[Date Prev][Date Next][Thread Prev][Thread Next][Date Index][Thread Index][Subject Index][Author Index]
Re: The Papers That Ate Cincinnati
Quoting "T. Michael Keesey" <email@example.com>:
What would be the point of dreaming up new names for Mammalia,
Sauropoda, Passeriformes, etc. when we already have perfectly good
names in existence? If the PhyloCode avoided name conversion, anyone
using it would have to learn an entirely new vocabulary.
The problem for etymologizers like myself is that we experience
cognitive dissonance when the coverage of an apomorphy-based name like
Mammalia doesn't match up with the distribution of the apomorphy in
question (assuming, of course, that the apomorphy arose only once).
Eponymous names like Passeriformes are fine, cosidering the meaning of
such a name is something like 'things that are more like sparrows than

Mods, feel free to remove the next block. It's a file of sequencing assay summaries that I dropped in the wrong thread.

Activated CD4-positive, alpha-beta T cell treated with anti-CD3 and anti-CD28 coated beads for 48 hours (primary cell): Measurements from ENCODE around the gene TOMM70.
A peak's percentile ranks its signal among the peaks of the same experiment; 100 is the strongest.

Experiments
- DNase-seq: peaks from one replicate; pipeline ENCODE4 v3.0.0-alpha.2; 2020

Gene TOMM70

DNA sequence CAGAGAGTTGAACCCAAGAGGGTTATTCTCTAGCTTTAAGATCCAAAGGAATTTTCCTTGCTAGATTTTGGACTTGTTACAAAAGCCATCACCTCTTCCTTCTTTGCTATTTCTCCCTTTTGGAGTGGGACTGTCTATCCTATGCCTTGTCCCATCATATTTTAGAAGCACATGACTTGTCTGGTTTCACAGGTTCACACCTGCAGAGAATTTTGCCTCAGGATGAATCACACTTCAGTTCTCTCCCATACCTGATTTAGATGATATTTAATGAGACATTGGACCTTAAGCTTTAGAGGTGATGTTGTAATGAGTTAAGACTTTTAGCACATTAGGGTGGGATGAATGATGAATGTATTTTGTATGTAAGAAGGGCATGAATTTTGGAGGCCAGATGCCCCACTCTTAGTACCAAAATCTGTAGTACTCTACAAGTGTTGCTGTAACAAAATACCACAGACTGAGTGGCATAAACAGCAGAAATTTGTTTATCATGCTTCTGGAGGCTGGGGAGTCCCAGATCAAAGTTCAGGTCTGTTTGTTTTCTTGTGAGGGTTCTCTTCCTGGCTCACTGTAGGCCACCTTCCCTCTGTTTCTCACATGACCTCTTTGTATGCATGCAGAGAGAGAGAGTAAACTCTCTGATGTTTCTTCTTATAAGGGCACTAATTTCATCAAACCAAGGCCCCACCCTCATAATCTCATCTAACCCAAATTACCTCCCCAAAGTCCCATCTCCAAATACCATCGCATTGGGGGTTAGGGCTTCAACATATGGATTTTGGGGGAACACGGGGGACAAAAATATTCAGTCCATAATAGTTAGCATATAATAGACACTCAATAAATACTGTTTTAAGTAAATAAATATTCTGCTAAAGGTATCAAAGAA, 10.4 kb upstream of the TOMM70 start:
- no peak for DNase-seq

they are like any other ordinal-level namesake'. Maybe we could
restrict the use of apomorphy-based names to apomorphy-based clades,
and use all eponymous names for node-and stem-based clades?
Having said that, I do recognize that some apomorphy-based names would
make horrible apomorphy-based clades. Mammalia itself would a prime
example, since it would suffer both from definitional problems (how
much fat does a sweat gland have to secrete before we consider it a
milk gland?) and from practical ones (even if we had a satisfactory
definition of a milk gland, the probability that we will ever know
enough about the soft-tissue anatomy of the creatures involved to say
when it arose is essentially zero).
Department of Linguistics
University of Michigan
"Creativity is the sudden cessation of stupidity."
--Edwin H. Land